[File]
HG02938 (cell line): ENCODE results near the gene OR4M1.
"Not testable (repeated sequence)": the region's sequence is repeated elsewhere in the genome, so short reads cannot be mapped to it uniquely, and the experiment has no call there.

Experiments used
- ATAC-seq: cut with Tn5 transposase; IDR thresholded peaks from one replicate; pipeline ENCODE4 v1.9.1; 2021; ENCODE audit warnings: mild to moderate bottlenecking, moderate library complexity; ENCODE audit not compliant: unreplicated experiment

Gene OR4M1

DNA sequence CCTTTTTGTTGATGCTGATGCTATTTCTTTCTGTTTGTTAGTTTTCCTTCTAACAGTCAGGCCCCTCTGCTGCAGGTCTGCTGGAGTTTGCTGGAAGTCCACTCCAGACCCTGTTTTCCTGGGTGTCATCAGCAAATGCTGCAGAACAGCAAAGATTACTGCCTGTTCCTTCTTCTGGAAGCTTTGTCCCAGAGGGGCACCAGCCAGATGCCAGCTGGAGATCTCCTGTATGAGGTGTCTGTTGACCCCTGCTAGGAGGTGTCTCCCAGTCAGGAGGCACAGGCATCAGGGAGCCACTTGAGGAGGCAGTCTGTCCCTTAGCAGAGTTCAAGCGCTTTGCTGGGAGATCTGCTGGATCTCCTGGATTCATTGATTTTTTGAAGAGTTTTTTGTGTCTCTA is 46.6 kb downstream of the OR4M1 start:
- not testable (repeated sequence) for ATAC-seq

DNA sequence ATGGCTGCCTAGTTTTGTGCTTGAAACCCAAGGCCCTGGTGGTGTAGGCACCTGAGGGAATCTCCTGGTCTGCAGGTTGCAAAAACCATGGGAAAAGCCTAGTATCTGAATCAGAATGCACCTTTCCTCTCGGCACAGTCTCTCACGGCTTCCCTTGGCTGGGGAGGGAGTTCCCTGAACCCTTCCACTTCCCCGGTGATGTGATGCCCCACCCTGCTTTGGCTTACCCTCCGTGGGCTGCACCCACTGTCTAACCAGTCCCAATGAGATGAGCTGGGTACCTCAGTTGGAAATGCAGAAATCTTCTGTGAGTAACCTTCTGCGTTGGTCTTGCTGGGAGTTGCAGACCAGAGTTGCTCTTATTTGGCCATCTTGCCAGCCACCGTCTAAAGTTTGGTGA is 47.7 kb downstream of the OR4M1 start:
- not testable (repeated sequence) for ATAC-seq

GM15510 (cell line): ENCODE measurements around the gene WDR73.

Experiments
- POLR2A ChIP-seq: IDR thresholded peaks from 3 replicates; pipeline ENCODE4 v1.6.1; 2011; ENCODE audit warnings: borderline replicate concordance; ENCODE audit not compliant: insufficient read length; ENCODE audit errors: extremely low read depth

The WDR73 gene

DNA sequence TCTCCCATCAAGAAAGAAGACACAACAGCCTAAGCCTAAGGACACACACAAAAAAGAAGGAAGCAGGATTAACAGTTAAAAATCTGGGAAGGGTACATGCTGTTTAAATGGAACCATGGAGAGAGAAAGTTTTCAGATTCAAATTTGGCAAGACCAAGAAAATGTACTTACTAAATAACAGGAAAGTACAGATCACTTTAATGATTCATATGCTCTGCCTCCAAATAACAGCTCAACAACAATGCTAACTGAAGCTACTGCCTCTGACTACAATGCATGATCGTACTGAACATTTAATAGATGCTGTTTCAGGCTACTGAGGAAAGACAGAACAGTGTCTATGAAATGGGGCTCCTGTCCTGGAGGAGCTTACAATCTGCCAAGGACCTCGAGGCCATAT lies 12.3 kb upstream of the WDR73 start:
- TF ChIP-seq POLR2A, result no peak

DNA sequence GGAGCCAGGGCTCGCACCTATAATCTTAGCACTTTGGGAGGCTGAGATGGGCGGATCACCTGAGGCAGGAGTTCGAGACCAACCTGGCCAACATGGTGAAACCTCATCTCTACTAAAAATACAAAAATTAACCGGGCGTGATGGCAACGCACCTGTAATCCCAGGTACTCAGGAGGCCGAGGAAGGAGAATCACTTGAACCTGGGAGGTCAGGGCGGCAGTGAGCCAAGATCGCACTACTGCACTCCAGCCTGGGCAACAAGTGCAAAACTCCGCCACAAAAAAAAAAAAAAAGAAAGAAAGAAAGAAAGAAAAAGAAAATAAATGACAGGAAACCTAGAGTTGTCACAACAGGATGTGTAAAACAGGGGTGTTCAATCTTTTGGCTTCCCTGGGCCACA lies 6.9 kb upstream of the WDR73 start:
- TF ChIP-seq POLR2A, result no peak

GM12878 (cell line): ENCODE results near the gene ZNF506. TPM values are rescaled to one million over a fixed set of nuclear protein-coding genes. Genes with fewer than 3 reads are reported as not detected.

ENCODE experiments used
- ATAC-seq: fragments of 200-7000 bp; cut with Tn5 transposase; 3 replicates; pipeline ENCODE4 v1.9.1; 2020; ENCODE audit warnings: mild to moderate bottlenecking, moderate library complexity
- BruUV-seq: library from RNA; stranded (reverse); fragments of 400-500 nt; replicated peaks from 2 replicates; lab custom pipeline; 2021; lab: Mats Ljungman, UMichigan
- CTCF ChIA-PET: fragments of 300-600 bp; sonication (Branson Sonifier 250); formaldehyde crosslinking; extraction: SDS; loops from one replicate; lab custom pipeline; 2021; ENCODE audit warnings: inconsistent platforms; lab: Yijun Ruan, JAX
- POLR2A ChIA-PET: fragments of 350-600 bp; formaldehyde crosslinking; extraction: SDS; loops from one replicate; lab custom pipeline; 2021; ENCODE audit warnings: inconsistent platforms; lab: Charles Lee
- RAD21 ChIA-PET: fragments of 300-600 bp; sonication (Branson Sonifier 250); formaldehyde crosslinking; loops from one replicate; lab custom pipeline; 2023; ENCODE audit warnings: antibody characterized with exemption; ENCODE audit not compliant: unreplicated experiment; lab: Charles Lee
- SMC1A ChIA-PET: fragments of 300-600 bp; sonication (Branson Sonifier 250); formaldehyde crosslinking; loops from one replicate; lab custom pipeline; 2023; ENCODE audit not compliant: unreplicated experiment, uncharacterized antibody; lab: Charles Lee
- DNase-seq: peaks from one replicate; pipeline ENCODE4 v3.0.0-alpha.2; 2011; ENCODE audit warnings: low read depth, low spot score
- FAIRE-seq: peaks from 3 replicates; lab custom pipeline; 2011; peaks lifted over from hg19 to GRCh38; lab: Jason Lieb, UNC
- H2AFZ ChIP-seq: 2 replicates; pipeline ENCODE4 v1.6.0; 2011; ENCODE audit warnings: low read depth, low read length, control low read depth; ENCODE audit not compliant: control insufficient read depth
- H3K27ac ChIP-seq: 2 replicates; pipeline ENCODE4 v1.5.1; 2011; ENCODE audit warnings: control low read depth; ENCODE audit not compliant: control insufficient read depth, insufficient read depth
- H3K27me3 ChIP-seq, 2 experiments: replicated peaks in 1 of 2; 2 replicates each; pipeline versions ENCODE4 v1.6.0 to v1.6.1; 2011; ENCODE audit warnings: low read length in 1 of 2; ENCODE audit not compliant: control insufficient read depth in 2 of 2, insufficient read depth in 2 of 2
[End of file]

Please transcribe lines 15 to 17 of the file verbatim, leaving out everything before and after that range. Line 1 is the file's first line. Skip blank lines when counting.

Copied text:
- TF ChIP-seq POLR2A, result no peak

DNA sequence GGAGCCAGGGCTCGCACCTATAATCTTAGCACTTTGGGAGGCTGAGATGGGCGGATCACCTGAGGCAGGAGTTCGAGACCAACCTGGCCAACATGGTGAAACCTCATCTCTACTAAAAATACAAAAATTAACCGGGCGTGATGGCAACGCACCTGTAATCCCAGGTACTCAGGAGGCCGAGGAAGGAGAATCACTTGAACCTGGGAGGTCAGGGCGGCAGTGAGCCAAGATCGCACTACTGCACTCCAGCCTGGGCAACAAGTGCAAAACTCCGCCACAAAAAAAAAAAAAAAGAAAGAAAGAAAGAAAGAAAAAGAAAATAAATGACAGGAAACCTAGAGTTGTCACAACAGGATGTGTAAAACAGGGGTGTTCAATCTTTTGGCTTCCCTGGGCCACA lies 6.9 kb upstream of the WDR73 start:
- TF ChIP-seq POLR2A, result no peak